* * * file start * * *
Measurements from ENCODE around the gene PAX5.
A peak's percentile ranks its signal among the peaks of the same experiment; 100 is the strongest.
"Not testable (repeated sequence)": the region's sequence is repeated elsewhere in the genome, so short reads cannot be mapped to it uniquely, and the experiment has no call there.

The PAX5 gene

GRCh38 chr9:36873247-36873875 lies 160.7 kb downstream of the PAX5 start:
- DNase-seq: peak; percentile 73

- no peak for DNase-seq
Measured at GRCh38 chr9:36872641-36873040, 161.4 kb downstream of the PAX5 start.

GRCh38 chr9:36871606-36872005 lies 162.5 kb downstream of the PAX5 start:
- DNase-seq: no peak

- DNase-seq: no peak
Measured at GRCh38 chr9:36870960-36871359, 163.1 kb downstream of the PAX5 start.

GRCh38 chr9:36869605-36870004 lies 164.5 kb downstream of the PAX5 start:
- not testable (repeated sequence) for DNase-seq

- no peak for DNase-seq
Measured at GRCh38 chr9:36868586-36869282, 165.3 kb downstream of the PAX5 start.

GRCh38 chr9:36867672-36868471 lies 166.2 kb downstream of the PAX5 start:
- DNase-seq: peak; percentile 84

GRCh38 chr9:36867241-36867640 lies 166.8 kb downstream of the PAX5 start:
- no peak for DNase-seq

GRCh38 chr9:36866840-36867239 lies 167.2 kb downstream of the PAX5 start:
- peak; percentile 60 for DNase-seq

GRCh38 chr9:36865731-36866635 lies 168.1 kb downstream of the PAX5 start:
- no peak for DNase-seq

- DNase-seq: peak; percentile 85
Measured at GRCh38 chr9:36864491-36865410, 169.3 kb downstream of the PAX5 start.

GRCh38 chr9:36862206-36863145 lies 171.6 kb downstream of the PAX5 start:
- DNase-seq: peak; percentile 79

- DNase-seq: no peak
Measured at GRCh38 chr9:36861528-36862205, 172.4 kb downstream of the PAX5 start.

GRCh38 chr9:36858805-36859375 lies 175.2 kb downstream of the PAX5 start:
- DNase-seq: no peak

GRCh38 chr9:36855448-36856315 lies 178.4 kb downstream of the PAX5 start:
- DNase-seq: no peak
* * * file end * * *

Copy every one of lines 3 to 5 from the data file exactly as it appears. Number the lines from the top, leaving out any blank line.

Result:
"Not testable (repeated sequence)": the region's sequence is repeated elsewhere in the genome, so short reads cannot be mapped to it uniquely, and the experiment has no call there.

The PAX5 gene

GRCh38 chr9:36873247-36873875 lies 160.7 kb downstream of the PAX5 start: